Rural Lives Transformed
Building electric power lines was only part of the challenge facing the farm-led cooperative. Farm homes and out buildings also needed to be wired in order to receive this exciting new “hired hand” – the wired hand of electricity.
During the height of WWII, farmers were discovering that electric motors provided the ideal farm power. In 1943, poultry houses and pig brooders were popular farmstead uses of electricity among cooperative members. It was said that “many a good light was burning late in the night, giving sufficient ‘day-light’ to get a big job done.” The war impact was felt in every segment of U. S. society, including the new electric cooperatives. With the aid of electricity, farmers were growing “food for victory.” “Because I have electricity and appliances to help with the chores, I can spend longer hours in the field,” wrote C. A. Larson in 1943, a member from Austin.
“Let’s all do our part!” – The war impacted the cooperative in several ways. Not only were materials and supplies limited, but the war also took several employees away from their positions. Patriotism was very important during these years. Cooperative members and all employees subscribed $3,625 to the Minnesota REA Bomber Campaign by purchasing War Bonds in 1943. Members contributing to the cause were given credit to REA and the county War Bond quota. There was confidence that because of this statewide campaign, a “Minnesota REA Bomber” would soon be a-flying.
New electric appliances were often introduced through tent demonstrations. 4-H youth were encouraged to choose a rural electrification project. To save the cooperative money, self meter-reading and self-billing with a payment booklet was introduced in July 1944.
At the cooperative's 8th annual meeting, the members ratified a major by-law change to establish districts with representation on the board of directors from each district, a practice that continues today.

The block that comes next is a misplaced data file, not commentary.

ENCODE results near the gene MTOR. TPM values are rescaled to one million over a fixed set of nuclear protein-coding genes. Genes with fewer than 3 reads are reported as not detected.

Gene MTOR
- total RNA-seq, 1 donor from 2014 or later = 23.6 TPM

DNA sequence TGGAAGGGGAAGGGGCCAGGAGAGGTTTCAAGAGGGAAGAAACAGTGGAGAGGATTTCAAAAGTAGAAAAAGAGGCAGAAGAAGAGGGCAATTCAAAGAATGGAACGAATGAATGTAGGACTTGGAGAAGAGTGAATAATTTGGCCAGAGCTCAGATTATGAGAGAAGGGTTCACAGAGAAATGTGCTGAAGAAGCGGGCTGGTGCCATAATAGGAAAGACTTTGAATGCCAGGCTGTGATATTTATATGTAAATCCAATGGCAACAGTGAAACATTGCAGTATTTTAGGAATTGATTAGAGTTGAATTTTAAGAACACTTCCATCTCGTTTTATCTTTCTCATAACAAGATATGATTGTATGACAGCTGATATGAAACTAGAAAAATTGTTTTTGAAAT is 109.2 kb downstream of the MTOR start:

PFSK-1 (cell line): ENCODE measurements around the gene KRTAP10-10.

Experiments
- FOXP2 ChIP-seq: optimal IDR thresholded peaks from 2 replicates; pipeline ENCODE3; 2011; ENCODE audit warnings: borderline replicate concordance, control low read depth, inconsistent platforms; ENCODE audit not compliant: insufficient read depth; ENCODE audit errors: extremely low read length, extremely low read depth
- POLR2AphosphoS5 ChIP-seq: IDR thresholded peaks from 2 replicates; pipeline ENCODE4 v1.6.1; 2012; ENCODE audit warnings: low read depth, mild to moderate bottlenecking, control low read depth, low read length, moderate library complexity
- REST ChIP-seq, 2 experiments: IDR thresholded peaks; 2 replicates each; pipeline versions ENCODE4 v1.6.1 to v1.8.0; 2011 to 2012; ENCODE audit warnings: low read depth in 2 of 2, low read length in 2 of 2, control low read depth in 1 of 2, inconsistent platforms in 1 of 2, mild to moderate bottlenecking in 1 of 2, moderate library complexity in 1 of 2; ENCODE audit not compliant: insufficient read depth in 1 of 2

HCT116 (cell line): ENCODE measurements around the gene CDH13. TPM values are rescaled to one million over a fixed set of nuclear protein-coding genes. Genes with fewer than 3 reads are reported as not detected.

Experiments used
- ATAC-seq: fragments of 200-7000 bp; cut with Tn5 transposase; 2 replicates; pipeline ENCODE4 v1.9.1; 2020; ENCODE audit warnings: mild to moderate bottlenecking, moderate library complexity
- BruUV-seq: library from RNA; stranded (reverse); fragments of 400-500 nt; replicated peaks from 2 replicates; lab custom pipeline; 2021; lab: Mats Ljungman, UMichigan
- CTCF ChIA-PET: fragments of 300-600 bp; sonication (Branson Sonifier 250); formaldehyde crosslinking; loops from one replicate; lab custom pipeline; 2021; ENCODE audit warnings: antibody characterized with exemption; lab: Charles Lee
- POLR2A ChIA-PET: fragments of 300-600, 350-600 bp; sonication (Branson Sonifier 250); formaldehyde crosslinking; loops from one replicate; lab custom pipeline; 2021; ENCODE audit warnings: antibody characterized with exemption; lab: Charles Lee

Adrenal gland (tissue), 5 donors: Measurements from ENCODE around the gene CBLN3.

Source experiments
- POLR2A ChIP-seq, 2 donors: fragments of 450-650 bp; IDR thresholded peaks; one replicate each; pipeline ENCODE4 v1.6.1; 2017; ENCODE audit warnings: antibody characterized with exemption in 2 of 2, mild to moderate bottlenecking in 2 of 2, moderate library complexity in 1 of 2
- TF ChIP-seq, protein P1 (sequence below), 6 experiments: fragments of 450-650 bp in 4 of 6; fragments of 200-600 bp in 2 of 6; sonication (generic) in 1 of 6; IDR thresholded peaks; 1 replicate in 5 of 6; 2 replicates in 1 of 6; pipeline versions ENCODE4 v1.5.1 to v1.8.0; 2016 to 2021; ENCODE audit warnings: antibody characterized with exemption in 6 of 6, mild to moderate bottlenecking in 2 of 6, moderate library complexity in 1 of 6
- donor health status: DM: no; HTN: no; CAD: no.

As early as 1945, the cooperative was already educating members about evening peak loads and the costs associated with meeting increasing peak loads.
With electric usage on the increase, the cooperative built heavier lines, and substations were added. Since 1951, the cooperative has purchased all of its energy needs from Dairyland Power Cooperative.
In April 1952, the cooperative moved into a handsome headquarters building, complete with warehousing facilities. It was located on Highway 16, east of Albert Lea. An addition was made to this building in 1959. During Manager Arvid Waller’s tenure, the co-op grew into a million-dollar business.
In 1960, the cooperative’s name would be changed to Freeborn-Mower Electric Cooperative (FMEC). At year-end 1960, members had used a total of 1,396,018 kWh.
In 1961, the cooperative’s density was 2.9 members per mile of line, served by 29 employees.
By the end of 1962, the number of members had grown to 4,976, with the average monthly consumption of 780 kWh. The cooperative had 1,784 total miles of energized line. With the aid of technology, the cooperative still operates with 29 employees in 2007.
The US was becoming a country on the move. The Interstate highway system was authorized by the National Interstate and Defense Highways Act of 1956. Not only would the new highways be able to provide key ground transport of military supplies and troop deployments, but it opened up tourism markets and also help farmers and manufacturers transport their goods. By 1969, 99% of Minnesota farms had been electrified, with farm and home electric consumption continuing to increase.
Interstate highways impacted the Albert Lea community, spurring growth in commercial kWh sales. Construction of the two bisecting Interstate highways in the cooperative’s system area necessitated the relocation of many power poles and rerouting of lines.
Rural electric cooperatives found themselves facing new challenges, including financing. With the foresight of cooperative leaders from across the country, rural electric cooperatives established their own finance institution to seek funds on the open market to supplement the REA loan funds. In 1969, FMEC became a founding member of the National Rural Utilities Cooperative Finance Corporation (CFC). As a member-owned financial institution, CFC still provides state-of-the-art financial products to its approximately 1,050 electric cooperative members located in 49 states, District of Columbia, and three U.S. territories.